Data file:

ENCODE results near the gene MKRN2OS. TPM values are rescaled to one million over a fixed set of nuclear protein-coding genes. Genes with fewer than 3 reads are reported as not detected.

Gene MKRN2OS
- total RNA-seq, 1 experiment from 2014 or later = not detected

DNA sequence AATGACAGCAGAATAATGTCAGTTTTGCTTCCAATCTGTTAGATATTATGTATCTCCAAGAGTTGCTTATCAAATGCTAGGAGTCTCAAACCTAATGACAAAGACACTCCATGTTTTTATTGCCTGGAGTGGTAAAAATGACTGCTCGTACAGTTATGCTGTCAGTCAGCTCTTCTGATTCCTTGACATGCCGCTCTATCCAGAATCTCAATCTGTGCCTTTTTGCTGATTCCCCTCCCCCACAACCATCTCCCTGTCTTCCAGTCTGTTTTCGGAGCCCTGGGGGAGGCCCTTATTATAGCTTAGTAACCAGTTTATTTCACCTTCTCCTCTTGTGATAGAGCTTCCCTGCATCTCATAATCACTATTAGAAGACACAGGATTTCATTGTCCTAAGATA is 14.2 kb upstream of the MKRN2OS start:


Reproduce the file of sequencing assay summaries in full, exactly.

ENCODE results near the gene MKRN2OS. TPM values are rescaled to one million over a fixed set of nuclear protein-coding genes. Genes with fewer than 3 reads are reported as not detected.

Gene MKRN2OS
- total RNA-seq, 1 experiment from 2014 or later = not detected

DNA sequence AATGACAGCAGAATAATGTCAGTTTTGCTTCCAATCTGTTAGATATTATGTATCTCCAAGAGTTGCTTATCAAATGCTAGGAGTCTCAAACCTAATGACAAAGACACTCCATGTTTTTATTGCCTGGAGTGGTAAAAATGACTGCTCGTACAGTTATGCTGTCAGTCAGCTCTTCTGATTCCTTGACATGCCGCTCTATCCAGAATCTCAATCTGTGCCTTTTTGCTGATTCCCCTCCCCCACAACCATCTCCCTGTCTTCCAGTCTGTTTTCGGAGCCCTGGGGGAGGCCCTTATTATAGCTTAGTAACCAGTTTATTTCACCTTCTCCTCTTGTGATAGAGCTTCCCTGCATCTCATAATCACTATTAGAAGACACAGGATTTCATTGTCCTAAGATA is 14.2 kb upstream of the MKRN2OS start: